Same with this solar event. We are able to detect them better now, and the detection is getting easier every year. So of course we'll see more stuff now than 100 years or a thousand years or two thousand years ago.
Not an astrophysicist (didn't even stay at a holiday inn express) but as I understand it a true Carrington Event today wouldn't allow us to discuss the event here on the internet?ReplyDelete
Our thoughts about that extra bright light in the sky might be like the tree falling in the forest.
Off to shovel snow so my "pet" Mourning Doves can eat.
[You might want to delete the "Shipito Auto Marine" spam up there, it's popped up on every blog I've read this morning]ReplyDelete
Two things really bug me about the physics/math-challenged blogosphere: the terror of EMP, and the horror of nuclear war. Neither are as bad as most of the people out there seem to think it is. Yeah, scaring the carp out of people makes money, but it's wrong and evil and terrible and wrong.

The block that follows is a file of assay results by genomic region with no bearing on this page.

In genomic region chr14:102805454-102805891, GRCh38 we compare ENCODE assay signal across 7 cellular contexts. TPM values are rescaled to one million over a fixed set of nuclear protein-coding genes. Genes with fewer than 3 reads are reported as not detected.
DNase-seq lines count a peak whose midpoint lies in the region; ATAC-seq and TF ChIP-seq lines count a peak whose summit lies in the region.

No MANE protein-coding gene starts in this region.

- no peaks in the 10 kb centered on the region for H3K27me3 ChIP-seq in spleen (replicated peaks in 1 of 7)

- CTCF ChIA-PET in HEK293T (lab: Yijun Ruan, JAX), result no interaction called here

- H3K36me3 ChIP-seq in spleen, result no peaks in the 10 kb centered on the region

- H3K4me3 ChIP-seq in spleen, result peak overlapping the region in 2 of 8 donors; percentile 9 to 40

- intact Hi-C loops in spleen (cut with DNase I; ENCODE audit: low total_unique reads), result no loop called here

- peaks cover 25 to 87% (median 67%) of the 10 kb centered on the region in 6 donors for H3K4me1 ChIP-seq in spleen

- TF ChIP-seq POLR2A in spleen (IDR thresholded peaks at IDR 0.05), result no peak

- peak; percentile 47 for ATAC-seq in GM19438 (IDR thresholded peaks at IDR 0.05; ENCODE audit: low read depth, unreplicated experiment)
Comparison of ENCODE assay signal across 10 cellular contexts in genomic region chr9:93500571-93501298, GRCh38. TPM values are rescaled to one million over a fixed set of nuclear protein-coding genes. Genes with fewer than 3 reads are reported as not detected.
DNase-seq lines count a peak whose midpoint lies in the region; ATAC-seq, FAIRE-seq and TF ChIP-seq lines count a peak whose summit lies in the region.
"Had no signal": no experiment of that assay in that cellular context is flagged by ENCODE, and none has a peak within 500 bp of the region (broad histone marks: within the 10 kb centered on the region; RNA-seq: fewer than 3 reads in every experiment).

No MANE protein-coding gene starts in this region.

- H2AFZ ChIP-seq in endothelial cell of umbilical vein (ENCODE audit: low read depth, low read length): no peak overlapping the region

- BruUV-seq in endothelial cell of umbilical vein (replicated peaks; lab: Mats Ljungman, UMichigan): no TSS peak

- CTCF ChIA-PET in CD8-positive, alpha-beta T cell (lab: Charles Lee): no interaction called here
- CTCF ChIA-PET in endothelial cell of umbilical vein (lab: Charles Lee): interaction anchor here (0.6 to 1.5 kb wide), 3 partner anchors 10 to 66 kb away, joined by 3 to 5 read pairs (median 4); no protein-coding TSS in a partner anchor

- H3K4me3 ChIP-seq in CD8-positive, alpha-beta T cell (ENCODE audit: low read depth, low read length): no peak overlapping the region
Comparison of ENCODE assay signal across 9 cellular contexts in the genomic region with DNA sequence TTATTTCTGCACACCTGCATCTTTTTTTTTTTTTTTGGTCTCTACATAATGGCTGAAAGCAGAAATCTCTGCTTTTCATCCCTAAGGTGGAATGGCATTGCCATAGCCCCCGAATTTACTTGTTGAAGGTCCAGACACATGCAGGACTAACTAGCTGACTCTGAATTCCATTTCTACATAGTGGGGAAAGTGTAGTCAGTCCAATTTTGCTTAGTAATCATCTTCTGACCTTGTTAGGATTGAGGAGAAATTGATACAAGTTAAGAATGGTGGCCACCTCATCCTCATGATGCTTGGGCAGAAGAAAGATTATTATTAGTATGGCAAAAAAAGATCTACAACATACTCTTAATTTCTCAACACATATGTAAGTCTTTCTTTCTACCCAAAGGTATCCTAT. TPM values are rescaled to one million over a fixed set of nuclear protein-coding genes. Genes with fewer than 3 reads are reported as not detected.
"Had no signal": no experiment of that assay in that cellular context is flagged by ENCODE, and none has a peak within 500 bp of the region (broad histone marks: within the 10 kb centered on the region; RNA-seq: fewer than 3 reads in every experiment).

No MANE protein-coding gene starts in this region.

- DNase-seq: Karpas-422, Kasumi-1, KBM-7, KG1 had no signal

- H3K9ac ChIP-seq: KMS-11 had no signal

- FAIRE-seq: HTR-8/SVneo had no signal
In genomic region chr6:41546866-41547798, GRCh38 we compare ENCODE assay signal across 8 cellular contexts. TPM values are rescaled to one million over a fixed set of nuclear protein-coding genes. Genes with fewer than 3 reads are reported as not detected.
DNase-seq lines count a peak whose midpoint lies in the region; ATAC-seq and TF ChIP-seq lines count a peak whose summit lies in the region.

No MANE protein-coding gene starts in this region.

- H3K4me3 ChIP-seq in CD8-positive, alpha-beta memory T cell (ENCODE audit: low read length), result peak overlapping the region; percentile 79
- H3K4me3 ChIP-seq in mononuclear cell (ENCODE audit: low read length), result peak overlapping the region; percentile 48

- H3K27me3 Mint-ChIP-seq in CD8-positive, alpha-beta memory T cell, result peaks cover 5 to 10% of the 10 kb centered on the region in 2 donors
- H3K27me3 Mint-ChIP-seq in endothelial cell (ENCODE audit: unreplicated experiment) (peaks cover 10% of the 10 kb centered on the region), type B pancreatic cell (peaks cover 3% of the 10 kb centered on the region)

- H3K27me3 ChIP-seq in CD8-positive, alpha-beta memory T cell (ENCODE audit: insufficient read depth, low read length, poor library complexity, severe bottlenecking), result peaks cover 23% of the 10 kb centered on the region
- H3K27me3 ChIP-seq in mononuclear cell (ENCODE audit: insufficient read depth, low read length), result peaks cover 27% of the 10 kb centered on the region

"Two things really bug me about the physics/math-challenged blogosphere: the terror of EMP, and the horror of nuclear war. Neither are as bad as most of the people out there seem to think it is."ReplyDelete
WOW, just wow. I could bore you with silly information about what percentage of American (let alone the rest of the world) requires electricity to live. My wife being one of them as without CPAP she would slowly die night after night from poor O2 sats.
Maybe that's why I have my own small power supply. Her CPAP, lights and refrigeration will go on.
I could post facts about what % of American food and water supplies REQUIRE a steady power source lest that FOOLISH 3 days without water DYING stuff occurs. Hint it's over 80% of our population. No power no diesel so No trucking all that food we "Country Folks have " anywhere else.
"We grow PLENTY OF FOOD" I hear. Yep, you do have thousands of acres of Corn around you. What else is on your menu?
Maybe that's why I have a hand pump, rainwater collection, a sand biofilter on my homestead. Oh, and this morning's breakfast was over 70% (I checked) from my own property. I will miss coffee though.